I’ll stick with just the Jordan era and the subsequent years to list some examples. After Jordan won his first MVP in ‘88 and clearly established himself as the NBA’s alpha dog, he only won five MVP awards. Granted, the two following MVP’s went to Magic Johnson, who was absolutely deserving in his own right, but throughout the 90’s there was no one even close to Jordan. Charles Barkley won the award in ‘93 and Karl Malone won in ‘97, two years where there was clearly Jordan voting fatigue. During his two year hiatus, Hakeen Olajuwon and David Robinson benefited from Jordan trying his hand at minor league baseball.

The NBA’s best player of the post-Jordan era was Shaquille O’Neal. His run from the late 90’s up until 2005 was one of pure dominance. There was no one in the NBA you would have rather had on your team during those years after Jordan retired. Yet despite this, O’Neal only won the MVP award one time, in 2000. Tim Duncan is an all-time great, but in the early 2000’s he was not on O’Neal’s level, even though he won back-to-back awards. Some of this is the regular season laziness of O’Neal, but he was the NBA’s alpha dog for all of those years and lost MVP awards to Duncan, Allen Iverson, Kevin Garnett, and Steve Nash.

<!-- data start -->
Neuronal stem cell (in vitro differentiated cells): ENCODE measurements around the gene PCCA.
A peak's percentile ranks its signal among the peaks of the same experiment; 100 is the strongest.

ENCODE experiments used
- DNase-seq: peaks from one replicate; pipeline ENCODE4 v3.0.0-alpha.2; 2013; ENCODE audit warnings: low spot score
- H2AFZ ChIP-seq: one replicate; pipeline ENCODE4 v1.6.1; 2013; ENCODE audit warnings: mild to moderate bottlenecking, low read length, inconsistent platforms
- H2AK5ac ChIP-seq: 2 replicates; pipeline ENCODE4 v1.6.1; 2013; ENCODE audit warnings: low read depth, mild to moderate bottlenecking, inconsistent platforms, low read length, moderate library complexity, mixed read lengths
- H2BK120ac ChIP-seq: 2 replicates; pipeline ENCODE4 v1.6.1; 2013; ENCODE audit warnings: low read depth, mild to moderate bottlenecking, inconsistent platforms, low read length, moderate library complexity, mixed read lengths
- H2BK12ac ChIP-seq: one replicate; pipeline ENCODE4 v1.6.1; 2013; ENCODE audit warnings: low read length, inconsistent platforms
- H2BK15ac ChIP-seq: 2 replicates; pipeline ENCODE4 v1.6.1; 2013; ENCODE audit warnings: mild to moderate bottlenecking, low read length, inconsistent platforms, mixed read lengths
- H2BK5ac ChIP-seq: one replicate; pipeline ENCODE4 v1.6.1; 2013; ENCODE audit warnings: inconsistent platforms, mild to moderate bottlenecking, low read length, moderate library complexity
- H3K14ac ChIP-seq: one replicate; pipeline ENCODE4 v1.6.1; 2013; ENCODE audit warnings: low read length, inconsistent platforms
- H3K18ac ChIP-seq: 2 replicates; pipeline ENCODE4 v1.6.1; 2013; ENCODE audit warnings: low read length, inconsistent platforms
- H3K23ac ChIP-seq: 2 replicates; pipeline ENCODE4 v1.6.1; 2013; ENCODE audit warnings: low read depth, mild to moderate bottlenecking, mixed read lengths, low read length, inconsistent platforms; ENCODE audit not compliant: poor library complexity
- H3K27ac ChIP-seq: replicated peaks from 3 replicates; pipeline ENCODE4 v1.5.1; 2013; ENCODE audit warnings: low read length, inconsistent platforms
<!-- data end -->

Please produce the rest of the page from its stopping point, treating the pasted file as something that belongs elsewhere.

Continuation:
Once O’Neal left Los Angeles, Bryant was unquestionably the NBA’s top player despite being on mediocre Lakers teams. MVP awards for Nash and Dirk Nowitzki are the reason Bryant only has one to show for his great career. Before Bryant could win more than his one MVP from 2008, James became the NBA’s top dog, and he still hasn’t given up his stop atop the list of the NBA’s best. Even though we all know James is the best player there is right now, he still somehow was not the MVP in 2011 thanks to some likely post-”decision” backlash, and he also lost out on the award last season.

Getting to LeBron James on this list brings up an interesting conversation about the recent games the Cavs have had against the Rockets and Warriors. Steph Curry and James Harden are atop most people’s MVP watch lists right now, with James and Russell Westbrook not far behind. James played sensationally against Curry in a Cavs win against Golden State. He didn’t fair as well in the aforementioned loss to Houston, with two big missed free throws down the stretch when he had a chance to win the game. What makes these games interesting is that whether or not the Cavs won them, LeBron James remains the best player in the league and the guy you would most want on your team for this season. Even if Harden is now a bit further ahead in the MVP race, anyone who follows the NBA would rather have James.

The whole MVP discussion is only relevant in barroom talks about who we think are the greatest players ever and where they might rank on arbitrary, biased lists. Ultimately it doesn’t matter who wins the award this year or the next, because we all know who the best players are and we know which players are great. Anyone even in the discussion for an MVP is a great player. Just enjoy watching the great players and great games without trying to decide who has been more valuable when we can’t even decide what that even means. This is why I don’t care who wins the MVP this season and neither should you.